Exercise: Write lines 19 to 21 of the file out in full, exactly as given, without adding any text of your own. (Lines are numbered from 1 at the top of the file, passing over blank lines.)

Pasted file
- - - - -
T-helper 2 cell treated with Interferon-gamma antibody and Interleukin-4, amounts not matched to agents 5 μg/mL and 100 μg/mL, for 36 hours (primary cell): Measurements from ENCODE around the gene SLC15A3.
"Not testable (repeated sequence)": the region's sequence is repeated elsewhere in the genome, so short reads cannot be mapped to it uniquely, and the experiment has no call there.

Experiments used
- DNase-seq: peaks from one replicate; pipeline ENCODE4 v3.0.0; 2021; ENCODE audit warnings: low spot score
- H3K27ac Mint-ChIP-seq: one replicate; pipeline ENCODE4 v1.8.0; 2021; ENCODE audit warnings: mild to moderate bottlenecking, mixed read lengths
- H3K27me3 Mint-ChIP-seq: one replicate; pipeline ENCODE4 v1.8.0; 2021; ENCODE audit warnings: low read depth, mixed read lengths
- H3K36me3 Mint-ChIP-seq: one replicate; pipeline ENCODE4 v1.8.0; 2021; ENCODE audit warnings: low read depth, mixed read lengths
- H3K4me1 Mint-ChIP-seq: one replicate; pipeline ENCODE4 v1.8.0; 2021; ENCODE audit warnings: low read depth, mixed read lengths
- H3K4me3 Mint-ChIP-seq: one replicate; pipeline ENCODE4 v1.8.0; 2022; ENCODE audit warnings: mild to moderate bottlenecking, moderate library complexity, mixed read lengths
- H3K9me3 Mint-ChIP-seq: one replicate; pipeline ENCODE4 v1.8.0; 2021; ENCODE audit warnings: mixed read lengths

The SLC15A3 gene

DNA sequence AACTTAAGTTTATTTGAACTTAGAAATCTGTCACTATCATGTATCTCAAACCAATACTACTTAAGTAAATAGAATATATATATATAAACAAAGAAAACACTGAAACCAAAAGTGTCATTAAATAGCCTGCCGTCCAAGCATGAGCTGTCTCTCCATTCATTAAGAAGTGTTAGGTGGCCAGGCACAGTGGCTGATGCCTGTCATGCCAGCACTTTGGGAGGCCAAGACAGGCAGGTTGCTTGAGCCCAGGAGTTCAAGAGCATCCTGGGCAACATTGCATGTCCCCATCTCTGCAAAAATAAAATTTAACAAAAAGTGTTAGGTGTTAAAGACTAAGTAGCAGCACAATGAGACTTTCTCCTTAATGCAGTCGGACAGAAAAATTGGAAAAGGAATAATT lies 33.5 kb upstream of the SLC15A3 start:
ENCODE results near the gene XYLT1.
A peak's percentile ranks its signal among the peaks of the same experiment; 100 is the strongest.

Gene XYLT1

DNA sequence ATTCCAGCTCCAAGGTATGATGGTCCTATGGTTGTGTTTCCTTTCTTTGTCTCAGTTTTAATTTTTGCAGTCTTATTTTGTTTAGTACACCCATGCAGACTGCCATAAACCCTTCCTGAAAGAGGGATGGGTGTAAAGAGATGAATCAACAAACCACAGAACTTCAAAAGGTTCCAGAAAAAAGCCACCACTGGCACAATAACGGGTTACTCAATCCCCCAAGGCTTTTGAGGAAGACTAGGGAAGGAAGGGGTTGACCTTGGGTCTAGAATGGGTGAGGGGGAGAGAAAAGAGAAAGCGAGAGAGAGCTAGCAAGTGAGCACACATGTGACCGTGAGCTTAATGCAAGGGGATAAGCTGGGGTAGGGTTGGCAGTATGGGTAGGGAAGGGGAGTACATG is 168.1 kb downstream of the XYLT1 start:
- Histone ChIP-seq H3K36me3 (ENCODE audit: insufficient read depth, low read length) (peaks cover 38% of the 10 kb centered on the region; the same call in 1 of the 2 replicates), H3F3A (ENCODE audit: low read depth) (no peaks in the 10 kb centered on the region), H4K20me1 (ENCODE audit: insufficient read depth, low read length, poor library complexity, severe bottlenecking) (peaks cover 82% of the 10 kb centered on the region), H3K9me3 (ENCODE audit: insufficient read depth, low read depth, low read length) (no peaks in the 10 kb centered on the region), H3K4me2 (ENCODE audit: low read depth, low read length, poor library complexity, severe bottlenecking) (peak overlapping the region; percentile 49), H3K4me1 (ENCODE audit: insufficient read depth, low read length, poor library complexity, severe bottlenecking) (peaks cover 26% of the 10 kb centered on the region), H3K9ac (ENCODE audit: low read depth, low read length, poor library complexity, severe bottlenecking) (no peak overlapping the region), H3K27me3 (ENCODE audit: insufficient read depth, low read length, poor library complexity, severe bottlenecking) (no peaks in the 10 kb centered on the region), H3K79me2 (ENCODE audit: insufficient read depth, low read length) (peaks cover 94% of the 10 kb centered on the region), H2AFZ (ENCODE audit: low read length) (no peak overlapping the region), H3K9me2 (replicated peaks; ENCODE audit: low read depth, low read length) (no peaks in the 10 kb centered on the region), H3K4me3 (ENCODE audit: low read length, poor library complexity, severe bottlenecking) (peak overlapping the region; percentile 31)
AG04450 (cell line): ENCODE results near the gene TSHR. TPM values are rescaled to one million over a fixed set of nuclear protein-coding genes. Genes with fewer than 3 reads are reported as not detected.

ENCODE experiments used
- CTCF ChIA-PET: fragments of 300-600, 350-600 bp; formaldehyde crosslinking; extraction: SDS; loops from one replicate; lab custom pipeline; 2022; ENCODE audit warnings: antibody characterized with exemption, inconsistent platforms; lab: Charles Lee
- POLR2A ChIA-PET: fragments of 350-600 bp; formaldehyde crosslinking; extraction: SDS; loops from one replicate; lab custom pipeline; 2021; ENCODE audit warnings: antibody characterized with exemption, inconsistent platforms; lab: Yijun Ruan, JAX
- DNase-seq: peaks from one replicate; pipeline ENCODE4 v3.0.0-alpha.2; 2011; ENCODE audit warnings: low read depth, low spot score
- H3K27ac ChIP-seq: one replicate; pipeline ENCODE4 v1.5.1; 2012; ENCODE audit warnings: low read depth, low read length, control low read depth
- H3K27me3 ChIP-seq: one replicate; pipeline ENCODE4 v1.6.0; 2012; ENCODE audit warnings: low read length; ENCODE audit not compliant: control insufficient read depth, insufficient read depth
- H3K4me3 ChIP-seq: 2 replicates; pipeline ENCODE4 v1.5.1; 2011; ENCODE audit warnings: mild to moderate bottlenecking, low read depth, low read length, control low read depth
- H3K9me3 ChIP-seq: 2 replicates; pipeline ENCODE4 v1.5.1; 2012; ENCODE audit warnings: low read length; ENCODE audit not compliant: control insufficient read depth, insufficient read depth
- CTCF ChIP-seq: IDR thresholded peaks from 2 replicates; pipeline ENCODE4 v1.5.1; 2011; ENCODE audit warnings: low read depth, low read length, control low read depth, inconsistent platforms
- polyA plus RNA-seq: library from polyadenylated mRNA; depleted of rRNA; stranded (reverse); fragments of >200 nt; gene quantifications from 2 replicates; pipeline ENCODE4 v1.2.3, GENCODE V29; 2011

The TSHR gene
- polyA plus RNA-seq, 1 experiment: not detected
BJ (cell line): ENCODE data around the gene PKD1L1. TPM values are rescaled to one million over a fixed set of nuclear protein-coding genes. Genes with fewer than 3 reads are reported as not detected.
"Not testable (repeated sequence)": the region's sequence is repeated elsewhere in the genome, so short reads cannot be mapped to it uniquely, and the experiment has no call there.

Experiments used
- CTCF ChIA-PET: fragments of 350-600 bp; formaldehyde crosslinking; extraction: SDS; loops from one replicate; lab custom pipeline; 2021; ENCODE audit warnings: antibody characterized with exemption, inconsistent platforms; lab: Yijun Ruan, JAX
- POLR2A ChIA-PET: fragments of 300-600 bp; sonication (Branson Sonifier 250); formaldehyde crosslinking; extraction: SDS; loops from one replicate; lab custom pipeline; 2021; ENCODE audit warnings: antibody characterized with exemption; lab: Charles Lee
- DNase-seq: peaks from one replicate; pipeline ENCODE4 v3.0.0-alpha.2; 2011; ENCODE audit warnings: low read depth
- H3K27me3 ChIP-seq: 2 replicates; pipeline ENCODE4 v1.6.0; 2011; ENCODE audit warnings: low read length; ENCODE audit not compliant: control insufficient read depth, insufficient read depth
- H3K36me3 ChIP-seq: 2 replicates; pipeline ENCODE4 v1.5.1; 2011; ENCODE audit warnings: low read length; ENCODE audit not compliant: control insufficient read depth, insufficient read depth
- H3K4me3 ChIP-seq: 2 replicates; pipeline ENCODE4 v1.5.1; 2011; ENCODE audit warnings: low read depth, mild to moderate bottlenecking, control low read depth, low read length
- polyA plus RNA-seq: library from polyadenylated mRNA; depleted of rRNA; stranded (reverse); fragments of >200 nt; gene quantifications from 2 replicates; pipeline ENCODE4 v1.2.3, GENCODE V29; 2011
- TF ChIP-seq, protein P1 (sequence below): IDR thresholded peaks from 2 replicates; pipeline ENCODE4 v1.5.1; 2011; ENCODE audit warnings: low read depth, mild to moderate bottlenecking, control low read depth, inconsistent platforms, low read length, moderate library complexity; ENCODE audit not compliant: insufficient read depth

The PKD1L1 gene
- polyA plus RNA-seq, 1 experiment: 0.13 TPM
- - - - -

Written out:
ENCODE experiments used
- CTCF ChIA-PET: fragments of 300-600, 350-600 bp; formaldehyde crosslinking; extraction: SDS; loops from one replicate; lab custom pipeline; 2022; ENCODE audit warnings: antibody characterized with exemption, inconsistent platforms; lab: Charles Lee
- POLR2A ChIA-PET: fragments of 350-600 bp; formaldehyde crosslinking; extraction: SDS; loops from one replicate; lab custom pipeline; 2021; ENCODE audit warnings: antibody characterized with exemption, inconsistent platforms; lab: Yijun Ruan, JAX